It was supposed to be redemption for the failure of one year ago, but instead the National League Wild Card playoff heaped further misery on the Atlanta Braves, as they succumbed to the St Louis Cardinals 6-3, in the inaugural one-game event.
Along with their early exit from the 2012 postseason, the Braves were then also forced to say goodbye to their legendary third baseman, Chipper Jones, whose retirement was confirmed with the loss after 19 years of faithful service. For those who predicted the Braves would lose the game, few could have imagined the ugly scenes however after a controversial umpiring decision stymied an Atlanta 8th inning rally.
Down 6-3 with one out, rookie shortstop, Andrelton Simmons lifted a pop-flyball into shallow left field. With baserunners on first and second tagging, Cardinals shortstop, Pete Kozma tracked back into the outfield grass. Charging in from left field was Matt Holliday and in amongst the noise of 52,000 fans a communication error between the two fielders saw the ball fall safely onto the grass, a good 40 feet into the outfield. A roar went up from the crowd, only to be cut short moments later when it became clear that left field umpire, Sam Holbrook, had raised his arm to indicate that the infield-fly rule was in effect and Simmons was automatically out.
The lateness of the call and the fact the ball landed so far into the outfield enraged the crowd and the field was pelted with missiles ranging from beer bottles to hot dog wrappers. The game was suspended for 19 minutes amidst a tirade of boos while the ground crew cleaned the field. Braves manager, Fredi Gonzalez then placed the game under protest (which was later denied) and the game was able to continue.
With two outs instead of one, pinch-hitting Brian McCann was walked to load the bases, but then Michael Bourn struck out to end the inning. A further rally started with two outs in the ninth inning, including a Chipper Jones infield single in what was to be his final at-bat, but Dan Uggla grounded out to end the game and leave the Turner Field faithful with a hollow feeling of disappointment.
"It hurts," manager Fredi Gonzalez said. "It hurts losing ballgames the way we did tonight." The manager’s feelings were echoed throughout the clubhouse. "The feeling is that it was a bad judgment call," Tim Hudson said. "Some guys on TV were saying that they agreed with the umpire. I really don't understand what they were watching. I don't know how they are interpreting the rule. It was a shallow fly ball to left field that got misplayed for a single. There couldn't have been a force out, much less a double play. That rule is in place to protect the runners from getting doubled off."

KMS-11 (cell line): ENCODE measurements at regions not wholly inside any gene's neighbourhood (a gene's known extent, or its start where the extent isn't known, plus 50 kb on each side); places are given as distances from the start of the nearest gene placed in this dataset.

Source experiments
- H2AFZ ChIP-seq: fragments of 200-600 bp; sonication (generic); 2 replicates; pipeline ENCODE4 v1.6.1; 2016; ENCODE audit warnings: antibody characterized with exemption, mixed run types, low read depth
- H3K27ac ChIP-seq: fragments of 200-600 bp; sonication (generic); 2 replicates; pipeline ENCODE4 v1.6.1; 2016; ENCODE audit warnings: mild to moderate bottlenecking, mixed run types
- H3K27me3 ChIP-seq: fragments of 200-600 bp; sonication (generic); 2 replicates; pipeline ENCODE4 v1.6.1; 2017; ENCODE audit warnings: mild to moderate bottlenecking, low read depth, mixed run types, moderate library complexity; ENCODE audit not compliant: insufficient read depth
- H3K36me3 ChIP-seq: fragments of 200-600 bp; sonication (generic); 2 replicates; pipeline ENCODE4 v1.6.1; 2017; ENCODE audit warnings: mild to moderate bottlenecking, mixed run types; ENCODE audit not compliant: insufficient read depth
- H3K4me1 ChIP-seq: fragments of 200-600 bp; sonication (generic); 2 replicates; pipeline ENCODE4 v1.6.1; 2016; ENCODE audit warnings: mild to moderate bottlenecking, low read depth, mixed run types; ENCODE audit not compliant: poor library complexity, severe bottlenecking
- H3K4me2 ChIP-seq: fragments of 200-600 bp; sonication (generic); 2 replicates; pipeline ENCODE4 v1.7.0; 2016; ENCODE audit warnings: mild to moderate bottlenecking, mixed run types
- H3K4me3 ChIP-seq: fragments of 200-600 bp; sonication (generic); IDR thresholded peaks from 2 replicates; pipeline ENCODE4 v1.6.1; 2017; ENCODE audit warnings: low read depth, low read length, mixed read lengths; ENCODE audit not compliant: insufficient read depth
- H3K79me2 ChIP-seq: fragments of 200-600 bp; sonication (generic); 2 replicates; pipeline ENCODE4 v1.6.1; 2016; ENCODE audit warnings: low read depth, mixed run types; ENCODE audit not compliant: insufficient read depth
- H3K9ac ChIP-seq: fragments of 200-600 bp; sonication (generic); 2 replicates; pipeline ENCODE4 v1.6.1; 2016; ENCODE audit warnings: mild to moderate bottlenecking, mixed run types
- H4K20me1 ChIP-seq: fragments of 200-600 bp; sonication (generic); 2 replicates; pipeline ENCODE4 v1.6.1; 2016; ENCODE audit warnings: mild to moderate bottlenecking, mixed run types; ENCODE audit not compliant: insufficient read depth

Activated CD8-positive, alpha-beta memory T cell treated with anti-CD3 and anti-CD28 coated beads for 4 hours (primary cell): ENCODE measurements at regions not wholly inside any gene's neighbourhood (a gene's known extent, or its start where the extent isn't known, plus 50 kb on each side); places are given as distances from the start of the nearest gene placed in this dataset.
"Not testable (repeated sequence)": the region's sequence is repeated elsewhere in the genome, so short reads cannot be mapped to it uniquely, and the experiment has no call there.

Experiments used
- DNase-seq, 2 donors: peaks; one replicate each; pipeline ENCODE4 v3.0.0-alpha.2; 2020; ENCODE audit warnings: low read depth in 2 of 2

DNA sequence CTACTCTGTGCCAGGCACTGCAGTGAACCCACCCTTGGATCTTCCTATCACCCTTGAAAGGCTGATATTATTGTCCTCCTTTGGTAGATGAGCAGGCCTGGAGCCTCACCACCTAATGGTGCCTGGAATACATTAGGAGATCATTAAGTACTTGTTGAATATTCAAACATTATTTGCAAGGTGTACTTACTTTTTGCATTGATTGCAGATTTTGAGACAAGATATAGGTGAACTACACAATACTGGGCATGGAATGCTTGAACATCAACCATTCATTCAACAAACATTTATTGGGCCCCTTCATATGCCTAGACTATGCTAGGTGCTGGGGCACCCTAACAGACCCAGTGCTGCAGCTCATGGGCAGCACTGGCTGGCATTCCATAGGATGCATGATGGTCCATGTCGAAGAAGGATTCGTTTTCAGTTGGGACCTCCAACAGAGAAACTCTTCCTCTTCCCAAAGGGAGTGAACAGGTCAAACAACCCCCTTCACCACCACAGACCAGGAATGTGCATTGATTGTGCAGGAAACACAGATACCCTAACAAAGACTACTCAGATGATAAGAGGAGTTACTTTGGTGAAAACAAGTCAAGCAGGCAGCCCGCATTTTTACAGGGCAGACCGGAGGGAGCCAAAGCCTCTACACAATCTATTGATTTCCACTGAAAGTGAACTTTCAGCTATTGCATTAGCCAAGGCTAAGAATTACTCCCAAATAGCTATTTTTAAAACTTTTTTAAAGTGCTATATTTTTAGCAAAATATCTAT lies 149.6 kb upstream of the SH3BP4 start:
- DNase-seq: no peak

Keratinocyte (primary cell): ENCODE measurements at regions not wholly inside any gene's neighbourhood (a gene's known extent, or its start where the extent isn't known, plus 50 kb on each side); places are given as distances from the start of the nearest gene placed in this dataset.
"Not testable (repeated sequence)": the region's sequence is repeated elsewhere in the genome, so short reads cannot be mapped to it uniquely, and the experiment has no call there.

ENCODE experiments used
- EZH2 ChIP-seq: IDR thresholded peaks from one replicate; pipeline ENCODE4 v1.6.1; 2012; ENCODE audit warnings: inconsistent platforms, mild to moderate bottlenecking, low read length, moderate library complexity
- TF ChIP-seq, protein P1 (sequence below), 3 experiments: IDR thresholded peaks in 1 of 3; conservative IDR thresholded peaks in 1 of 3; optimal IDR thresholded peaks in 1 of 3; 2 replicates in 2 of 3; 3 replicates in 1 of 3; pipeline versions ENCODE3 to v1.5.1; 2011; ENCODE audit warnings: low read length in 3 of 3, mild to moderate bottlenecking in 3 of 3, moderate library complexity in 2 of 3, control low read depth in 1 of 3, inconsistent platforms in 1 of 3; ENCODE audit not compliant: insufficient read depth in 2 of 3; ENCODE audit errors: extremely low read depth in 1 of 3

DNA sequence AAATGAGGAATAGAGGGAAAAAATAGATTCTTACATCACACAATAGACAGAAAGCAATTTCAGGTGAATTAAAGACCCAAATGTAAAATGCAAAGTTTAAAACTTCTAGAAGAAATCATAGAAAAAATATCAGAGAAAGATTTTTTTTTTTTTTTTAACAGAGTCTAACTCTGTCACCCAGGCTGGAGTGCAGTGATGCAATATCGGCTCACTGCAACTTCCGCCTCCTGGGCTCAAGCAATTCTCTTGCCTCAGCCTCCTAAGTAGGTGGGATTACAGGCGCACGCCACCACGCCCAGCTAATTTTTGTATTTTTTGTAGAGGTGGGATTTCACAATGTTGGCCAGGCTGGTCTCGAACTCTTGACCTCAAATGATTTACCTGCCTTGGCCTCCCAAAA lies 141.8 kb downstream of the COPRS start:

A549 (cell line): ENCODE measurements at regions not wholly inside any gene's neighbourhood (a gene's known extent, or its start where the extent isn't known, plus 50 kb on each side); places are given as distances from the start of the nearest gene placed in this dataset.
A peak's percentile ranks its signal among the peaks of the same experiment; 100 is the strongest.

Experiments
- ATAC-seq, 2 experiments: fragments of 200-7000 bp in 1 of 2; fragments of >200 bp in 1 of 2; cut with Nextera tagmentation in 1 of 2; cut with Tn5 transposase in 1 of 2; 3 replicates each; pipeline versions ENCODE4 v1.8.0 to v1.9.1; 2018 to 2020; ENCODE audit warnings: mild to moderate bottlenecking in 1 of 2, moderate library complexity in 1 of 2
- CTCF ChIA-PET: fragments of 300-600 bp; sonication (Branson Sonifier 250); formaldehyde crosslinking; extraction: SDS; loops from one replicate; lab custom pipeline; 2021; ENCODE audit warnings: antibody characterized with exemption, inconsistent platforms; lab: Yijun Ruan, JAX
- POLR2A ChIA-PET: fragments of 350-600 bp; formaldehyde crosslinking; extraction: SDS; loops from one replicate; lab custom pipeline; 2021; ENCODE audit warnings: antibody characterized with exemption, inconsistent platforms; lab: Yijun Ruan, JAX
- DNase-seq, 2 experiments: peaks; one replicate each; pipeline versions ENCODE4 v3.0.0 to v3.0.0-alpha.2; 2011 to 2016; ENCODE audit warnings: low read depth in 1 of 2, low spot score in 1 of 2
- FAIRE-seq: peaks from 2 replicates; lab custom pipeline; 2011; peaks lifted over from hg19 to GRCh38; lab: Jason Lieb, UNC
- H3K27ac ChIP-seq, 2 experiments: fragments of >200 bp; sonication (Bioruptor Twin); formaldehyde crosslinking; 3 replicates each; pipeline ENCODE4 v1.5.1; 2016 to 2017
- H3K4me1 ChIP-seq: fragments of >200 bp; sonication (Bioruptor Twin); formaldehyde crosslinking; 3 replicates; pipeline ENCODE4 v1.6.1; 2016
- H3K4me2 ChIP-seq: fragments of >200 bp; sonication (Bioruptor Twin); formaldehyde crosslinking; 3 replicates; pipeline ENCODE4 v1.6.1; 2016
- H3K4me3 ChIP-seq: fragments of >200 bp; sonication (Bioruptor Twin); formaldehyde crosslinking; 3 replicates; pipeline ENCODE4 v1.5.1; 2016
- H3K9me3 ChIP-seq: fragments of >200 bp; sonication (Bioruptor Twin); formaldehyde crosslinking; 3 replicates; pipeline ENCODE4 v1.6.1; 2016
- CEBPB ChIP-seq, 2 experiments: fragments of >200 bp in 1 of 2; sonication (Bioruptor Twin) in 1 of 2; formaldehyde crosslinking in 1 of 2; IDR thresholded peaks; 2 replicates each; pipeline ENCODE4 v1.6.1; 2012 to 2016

"I don't know if I'm sad or mad," catcher David Ross said. "I can't wrap my head around it. I can't figure out what emotion I have because we don't have another chance. We won 94 games this year and had a great season. I'm going around telling guys, 'Great season,' and I can't believe I'm telling guys that because it's over so fast."
Aside from the poor umpiring, the Braves did not help themselves. They had gone ahead in the second inning thanks to a two run home run from Ross. But three sloppy errors from Jones, Uggla and Simmons, respectively allowed the Cardinals to score four unearned runs and that would prove the difference between the teams.
Before the game began, the Braves felt their chances of winning were good. Kris Medlen took to the mound carrying a record team 23-game winning streak in games he started. The young right-hander had drawn unanimous praise over the second half of the season for the way he adapted to a starting role, having spent the first half of the year in the bullpen. Despite being placed consistently behind the eight-ball by his defence, Medlen pitched a strong 6.1 innings, the only real blemishes were an RBI double to Cardinals first baseman, Allen Craig and a solo home run to Holliday.
Opposing Medlen was Kyle Lohse, a veteran pitcher looking for his first postseason win, which he got thanks to a solid 5.2 inning effort. Medlen was tagged for the loss, ending the winning streak. Always his own harshest critic, he refused to blame the defensive errors for the defeat. "You find yourself in situations, but you know how to get out of them, and it's up to you to execute your pitches when you need to” he said. “I let those runs in, so I don't blame anybody else."
Whatever the reason for the loss, the end result is the same. The Braves’ season is over and they face a long winter dwelling on what might have been. The first ever Wild Card Playoff will be remembered for all the wrong reasons, rather than a celebration of the career of one of baseball’s favourite sons. For Chipper Jones, his playing days are over, but he will long be remembered. "I'll walk out of here knowing I brought it every day” said Jones. "It makes walking away on the final day a little bit easier."
October 5th 2012